Her lover, ‘gainst her father’s clan,
With Carr in arms had stood,
When Mathouse-burn to Melrose ran,
All purple with their blood;
And well she knew, her mother dread,
Before Lord Cranstoun she should wed,
Would see her on her dying bed.

XI
Of noble race the Ladye came
Her father was a clerk of fame,
Of Bethune’s line of Picardie;
He learn’d the art that none may name,
In Padua, far beyond the sea.
Men said, he changed his mortal frame
By feat of magic mystery;
For when, in studious mode, he paced
St. Andrew’s cloister’d hall,
His form no darkening shadow traced
Upon the sunny wall!

XII
And of his skill, as bards avow,
He taught that Ladye fair,
Till to her bidding she could bow
The viewless forms of air.
And now she sits in secret bower,
In old Lord David’s western tower,
And listens to a heavy sound,
That moans the mossy turrets round.
Is it the roar of Teviot’s tide,
That chafes against the scaur’s red side?
Is it the wind that swings the oaks?
Is it the echo from the rocks?
What may it be, the heavy sound,
That moans old Branksome’s turrets round?

XIII
At the sullen, moaning sound,
The ban-dogs bay and howl;
And, from the turrets round,
Loud whoops the startled owl.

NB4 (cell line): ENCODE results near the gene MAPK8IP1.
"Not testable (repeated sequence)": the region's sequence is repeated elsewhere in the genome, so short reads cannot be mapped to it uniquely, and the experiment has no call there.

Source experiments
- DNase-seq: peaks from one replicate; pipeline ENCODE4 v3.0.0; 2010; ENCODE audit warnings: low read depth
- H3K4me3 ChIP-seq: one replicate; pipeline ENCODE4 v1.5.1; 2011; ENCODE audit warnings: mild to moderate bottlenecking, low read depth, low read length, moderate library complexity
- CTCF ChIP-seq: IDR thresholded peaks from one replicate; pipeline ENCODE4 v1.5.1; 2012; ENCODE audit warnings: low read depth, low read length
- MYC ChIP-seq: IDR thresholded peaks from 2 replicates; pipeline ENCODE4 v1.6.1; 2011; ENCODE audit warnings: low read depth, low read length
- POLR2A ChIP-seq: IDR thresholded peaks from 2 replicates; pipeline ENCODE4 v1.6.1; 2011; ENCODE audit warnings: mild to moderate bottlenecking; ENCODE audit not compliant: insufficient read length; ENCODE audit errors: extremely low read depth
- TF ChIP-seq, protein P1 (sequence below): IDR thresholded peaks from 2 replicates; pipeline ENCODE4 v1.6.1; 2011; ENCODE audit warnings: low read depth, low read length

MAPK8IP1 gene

In the hall, both squire and knight
Swore that a storm was near,
And looked forth to view the night,
But the night was still and clear!

XIV
From the sound of Teviot’s tide,
Chafing with the mountain’s side,
From the groan of the wind-swung oak,
From the sullen echo of the rock,
From the voice of the coming storm,
The Ladye knew it well!
It was the Spirit of the Flood that spoke
And he called on the Spirit of the Fell

XV
River Spirit
“Sleep’st thou, brother?”
Mountain Spirit
“Brother, nay”
On my hills the moon-beams play.
From Craik-cross to Skelfhill-pen,
By every rill, in every glen,
Merry elves their morris pacing,
To aërial minstrelry
Emerald rings on brown heath tracing,
Trip it deft and merrily.
Up, and mark their nimble feet!
Up, and list their music sweet!”

XVI
River Spirit
“Tears of an imprisoned maiden
Mix with my polluted stream;
Margaret of Branksome, sorrow-laden,
Mourns beneath the moon’s pale beam.
Tell me, thou, who view’st the stars,
When shall cease these feudal jars?
What shall be the maiden’s fate?
Who shall be the maiden’s mate?”

XVII
Mountain Spirit
“Arthur’s slow wain his course doth roll
In utter darkness round the pole;
The Northern Bear lowers black and grim;
Orion’s studded belt is dim;
Twinkling faint, and distant far,
Shimmers through mist each planet star;
Ill may I read their high decree!
But no kind influence deign they shower
On Teviot’s tide, and Branksome’s tower,
Till pride be quell’d, and love be free.”

XVIII
The unearthly voices ceast,
And the heavy sound was still;
It died on the river’s breast,
It died on the side of the hill.
But round Lord David’s tower
The sound still floated near;
For it rung in the Ladye’s bower,
And it rung in the Ladye’s ear.
She raised her stately head,
And her heart throbb’d high with pride:–
“Your mountains shall bend,